1) No matter how healthy you are, it is hard to watch your ex move on.  

Let me explain this.  I like my ex’s girlfriend.  And I would like to think we could be friends if they marry.  But while I want his happiness and stability, a small part of me is afraid that him having a successful relationship means the problem was me.  I realize this isn’t rational.  

The take away? It wasn’t me, it wasn’t him… it was us. Too much crap and not dealt with well. But I’m a healthy adjusted person, so project this in to someone who isn’t, and you can see why my fiance’s ex refuses to see “us”. 

2) Fear the kids will like the step more. 

Of course they will.  The step doesn’t have the burden of raising functional adults.  I don’t care if my step son eats crap and plays video games all night.  I also don’t yell at him for not doing his homework.  All that is on my fiancé and his mom.  I get to be the cool aunt.  I get to be the one who softens the blow by sneaking him cookies when his dad is hard on him.  But the role is reversed with my kids…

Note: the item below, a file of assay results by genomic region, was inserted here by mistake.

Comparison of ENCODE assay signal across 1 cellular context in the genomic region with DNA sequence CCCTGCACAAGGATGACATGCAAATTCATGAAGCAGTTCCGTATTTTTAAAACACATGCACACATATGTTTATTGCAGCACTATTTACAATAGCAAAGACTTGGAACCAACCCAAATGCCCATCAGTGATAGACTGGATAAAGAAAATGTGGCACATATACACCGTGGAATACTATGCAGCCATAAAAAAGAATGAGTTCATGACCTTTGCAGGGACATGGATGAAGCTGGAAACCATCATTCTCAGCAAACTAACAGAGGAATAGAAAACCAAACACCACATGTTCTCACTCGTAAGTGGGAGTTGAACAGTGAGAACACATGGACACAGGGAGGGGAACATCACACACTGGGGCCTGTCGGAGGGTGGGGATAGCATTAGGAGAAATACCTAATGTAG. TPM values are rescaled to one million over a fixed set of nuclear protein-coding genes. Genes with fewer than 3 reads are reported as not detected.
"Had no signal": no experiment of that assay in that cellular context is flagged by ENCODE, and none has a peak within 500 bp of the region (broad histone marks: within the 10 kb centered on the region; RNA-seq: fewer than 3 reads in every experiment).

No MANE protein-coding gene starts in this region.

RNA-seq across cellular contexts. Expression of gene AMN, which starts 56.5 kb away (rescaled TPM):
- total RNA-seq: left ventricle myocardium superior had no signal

The take away?  Being a parent is a far greater award than being the cool aunt/ step of an older child.  (This doesn’t apply to young kids).  Being a parent is heads and shoulders above this.  So, like with everything else, it’s a lot harder. 

But to a person with a severely damaged ego, the fear is real.  They may be the problem that ruined their marriage, and the step may replace them in their kids lives.

So…. what can we do as the step?  Nothing and everything.  

Reinforce to the kids the role of mom and dad.  Be clear what you want to see your role as.  I call my step son my red headed step child, but have stated I am in no way his mother.  My fiancé has done the same for my kids.  We are the people they can come to when going to mom and dad is too hard.